Data shows some Workers Across the United States are not Aware of Paid Sick Leave Protections Due to Coronavirus
Families First Coronavirus Response Act was created to provide federally funded paid sick leave for those sick with COVID-19.
- By Shereen Hashem
- Sep 08, 2021
Workers with COVID-19 can take paid emergency leave—at least for now. The U.S. is one of the only developed nations without universal sick leave. The problem is that less than one half of workers in America know it’s available, according to a new study. Researchers add that cases of sick employees who couldn’t take time off work have tripled during the pandemic.
"When the government does not ensure that people have access to paid sick leave, people go to work sick," said study author Nicolas Ziebarth, an associate professor at Cornell University's Jeb E. Brooks School of Public Policy. "And when you have a virus going on – it could be the flu or coronavirus, it doesn't really matter -- then the sick people at work infect coworkers who go on to infect other people."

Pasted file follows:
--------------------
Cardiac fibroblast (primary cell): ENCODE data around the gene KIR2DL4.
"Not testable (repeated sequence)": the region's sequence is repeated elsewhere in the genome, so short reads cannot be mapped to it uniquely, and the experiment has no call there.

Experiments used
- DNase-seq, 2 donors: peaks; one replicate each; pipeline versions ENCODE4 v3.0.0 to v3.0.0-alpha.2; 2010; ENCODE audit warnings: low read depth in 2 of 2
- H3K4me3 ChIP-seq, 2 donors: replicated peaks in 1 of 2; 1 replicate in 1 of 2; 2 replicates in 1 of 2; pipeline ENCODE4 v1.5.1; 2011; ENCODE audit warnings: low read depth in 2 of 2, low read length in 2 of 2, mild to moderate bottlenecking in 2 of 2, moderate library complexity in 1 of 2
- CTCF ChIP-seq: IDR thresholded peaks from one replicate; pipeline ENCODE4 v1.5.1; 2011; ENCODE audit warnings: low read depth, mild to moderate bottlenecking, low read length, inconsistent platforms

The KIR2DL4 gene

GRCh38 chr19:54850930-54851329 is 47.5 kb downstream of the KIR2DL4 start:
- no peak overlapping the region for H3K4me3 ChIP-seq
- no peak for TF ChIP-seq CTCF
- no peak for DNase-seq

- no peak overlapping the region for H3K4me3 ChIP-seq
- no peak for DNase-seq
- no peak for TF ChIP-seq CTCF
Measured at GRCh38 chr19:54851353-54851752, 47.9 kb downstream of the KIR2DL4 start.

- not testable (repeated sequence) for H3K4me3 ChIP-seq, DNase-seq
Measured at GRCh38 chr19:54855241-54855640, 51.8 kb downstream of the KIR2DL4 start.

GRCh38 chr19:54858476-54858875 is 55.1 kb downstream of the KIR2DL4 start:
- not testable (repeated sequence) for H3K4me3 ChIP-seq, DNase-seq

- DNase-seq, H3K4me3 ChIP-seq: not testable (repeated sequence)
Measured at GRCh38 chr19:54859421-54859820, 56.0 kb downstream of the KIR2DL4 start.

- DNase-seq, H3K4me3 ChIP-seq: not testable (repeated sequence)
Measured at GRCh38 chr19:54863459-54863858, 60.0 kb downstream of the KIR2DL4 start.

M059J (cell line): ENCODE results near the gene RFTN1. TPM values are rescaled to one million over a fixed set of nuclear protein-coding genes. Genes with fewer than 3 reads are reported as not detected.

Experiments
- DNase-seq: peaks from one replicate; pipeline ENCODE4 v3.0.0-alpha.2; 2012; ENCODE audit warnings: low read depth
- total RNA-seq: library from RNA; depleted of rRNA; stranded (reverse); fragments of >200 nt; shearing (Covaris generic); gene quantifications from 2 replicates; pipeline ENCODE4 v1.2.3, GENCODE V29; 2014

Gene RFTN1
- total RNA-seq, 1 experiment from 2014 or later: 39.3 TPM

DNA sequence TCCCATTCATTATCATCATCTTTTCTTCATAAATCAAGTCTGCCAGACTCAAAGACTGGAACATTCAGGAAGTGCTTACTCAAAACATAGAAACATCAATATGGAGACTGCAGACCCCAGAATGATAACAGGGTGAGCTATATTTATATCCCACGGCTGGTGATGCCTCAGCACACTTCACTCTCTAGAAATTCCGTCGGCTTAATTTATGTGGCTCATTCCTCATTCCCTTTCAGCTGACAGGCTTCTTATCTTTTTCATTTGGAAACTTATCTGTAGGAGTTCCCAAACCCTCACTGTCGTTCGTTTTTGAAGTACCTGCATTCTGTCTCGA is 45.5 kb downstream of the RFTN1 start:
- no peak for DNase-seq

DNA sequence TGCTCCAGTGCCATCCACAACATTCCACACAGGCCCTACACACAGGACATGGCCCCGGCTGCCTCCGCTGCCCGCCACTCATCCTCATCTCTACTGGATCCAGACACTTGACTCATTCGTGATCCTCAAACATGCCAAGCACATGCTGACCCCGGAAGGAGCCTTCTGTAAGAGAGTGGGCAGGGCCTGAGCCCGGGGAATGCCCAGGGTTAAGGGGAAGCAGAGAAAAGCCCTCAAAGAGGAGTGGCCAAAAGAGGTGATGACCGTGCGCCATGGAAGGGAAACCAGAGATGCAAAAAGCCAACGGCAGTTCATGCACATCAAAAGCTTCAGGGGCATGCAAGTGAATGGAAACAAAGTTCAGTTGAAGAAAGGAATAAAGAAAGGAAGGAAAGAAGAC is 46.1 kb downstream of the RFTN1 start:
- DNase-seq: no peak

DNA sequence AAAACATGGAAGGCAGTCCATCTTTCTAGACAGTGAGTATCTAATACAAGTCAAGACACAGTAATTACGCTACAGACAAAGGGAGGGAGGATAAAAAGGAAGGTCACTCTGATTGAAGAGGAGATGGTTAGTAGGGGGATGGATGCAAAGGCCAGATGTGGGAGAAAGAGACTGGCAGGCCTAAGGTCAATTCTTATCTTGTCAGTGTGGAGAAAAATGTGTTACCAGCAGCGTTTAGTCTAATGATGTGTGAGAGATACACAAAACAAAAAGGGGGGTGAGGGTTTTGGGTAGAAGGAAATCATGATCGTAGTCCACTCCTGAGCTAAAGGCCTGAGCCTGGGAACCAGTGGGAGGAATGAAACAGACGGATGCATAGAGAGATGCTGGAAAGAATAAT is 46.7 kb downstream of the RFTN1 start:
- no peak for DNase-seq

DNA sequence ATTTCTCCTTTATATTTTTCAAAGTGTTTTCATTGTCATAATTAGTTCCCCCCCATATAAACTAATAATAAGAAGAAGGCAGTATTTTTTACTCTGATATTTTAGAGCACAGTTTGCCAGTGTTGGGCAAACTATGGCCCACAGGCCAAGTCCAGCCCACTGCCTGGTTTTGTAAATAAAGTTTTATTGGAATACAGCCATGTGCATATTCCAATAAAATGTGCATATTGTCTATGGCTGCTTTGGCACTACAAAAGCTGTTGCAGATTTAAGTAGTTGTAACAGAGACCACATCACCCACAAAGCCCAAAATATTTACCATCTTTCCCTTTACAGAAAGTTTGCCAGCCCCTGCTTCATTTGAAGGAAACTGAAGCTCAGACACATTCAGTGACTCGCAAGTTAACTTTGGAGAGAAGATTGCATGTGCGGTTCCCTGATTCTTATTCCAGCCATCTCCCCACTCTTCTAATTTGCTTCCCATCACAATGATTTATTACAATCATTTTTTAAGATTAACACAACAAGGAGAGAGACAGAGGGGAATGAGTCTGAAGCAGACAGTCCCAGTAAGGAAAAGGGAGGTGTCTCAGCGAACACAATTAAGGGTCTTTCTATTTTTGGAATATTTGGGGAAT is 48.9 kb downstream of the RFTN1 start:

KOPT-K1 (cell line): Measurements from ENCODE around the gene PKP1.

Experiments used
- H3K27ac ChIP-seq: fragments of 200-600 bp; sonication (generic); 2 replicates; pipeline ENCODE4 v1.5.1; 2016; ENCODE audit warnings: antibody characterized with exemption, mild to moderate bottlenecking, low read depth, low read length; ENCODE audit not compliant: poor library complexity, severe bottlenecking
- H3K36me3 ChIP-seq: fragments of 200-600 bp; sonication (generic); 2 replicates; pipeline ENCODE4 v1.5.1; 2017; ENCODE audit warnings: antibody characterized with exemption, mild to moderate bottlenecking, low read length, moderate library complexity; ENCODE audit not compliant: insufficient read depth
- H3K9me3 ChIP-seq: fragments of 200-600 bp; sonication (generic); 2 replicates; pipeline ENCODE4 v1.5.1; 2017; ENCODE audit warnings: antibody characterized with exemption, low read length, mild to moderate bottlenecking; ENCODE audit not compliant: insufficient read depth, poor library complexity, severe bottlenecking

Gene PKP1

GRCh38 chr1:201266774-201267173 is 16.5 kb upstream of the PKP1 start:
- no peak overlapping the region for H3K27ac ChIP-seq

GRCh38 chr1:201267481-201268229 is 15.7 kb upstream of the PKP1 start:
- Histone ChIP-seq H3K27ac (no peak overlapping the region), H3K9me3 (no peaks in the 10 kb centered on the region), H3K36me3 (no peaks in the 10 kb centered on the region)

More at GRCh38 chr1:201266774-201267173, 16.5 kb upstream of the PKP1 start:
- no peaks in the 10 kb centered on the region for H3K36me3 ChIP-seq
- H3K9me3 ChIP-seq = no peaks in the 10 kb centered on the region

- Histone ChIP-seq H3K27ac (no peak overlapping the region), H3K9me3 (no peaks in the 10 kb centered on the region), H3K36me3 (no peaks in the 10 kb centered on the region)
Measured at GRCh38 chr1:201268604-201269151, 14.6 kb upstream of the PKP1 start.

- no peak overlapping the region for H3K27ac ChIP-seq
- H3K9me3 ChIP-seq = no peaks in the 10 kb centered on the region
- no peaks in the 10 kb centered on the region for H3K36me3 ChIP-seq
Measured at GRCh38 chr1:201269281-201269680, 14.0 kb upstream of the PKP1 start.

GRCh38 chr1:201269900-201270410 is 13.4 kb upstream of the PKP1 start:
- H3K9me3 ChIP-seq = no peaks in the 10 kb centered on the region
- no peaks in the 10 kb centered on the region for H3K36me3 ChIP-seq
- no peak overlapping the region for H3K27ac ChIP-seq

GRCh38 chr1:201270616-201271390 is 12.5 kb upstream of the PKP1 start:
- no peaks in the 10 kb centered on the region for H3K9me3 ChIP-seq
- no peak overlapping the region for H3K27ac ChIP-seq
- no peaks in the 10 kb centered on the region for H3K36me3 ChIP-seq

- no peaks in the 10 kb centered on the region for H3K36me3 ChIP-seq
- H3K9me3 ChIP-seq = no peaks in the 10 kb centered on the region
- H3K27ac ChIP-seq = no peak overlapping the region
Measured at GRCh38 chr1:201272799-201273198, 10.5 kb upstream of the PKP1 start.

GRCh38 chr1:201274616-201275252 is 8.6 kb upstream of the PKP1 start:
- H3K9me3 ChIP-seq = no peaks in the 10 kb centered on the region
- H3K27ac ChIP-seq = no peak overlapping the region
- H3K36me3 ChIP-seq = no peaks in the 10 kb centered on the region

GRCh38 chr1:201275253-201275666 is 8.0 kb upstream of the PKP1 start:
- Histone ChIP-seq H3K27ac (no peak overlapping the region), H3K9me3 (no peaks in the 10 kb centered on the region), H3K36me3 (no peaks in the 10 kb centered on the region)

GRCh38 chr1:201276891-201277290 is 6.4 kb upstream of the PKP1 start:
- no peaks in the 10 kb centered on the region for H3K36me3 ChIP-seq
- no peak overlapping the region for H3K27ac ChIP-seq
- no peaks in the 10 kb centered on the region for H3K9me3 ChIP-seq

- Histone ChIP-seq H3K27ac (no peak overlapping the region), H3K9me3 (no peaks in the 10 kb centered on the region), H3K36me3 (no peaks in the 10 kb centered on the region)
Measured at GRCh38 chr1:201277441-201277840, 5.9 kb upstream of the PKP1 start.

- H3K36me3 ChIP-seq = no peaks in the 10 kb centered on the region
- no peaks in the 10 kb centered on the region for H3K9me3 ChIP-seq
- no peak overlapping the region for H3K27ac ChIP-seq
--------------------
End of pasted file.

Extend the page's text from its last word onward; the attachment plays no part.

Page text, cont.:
In March of 2020, the U.S. government introduced the Families First Coronavirus Response Act (FFCRA) in order to provide federally funded emergency paid sick leave due to COVID-19. After analyzing data, researchers found that between October and December of last year, eight million U.S. workers took advantage of paid leave in the policy’s first six to eight months. According to an article, the study found that part-time and foreign-born workers were most likely to be unaware of the program. Awareness of the COVID-19 sick leave was especially low among service and hospitality workers. Women had a 69 percent higher risk of unmet sick leave needs than men, suggesting universal paid leave can improve gender equity, according to Ziebarth.
"One reason the unmet needs for women is so much higher is that they are overrepresented in the hospitality and service industries," Ziebarth said in a university news release. "Another is that women tend to have a higher burden of work. They are still more likely to be the primary caregiver for children and have to balance paid work, chores and child care."
Ziebarth also mentioned that providing paid sick leave has more benefits than one may think. If an infection spreads to kids in the household, and they go to school, disease spreads rapidly.
"The point is that you have more virus infections in the population, which is bad for population health," Ziebarth said.
His team’s findings were recently published in the journal Proceedings of the National Academy of Sciences.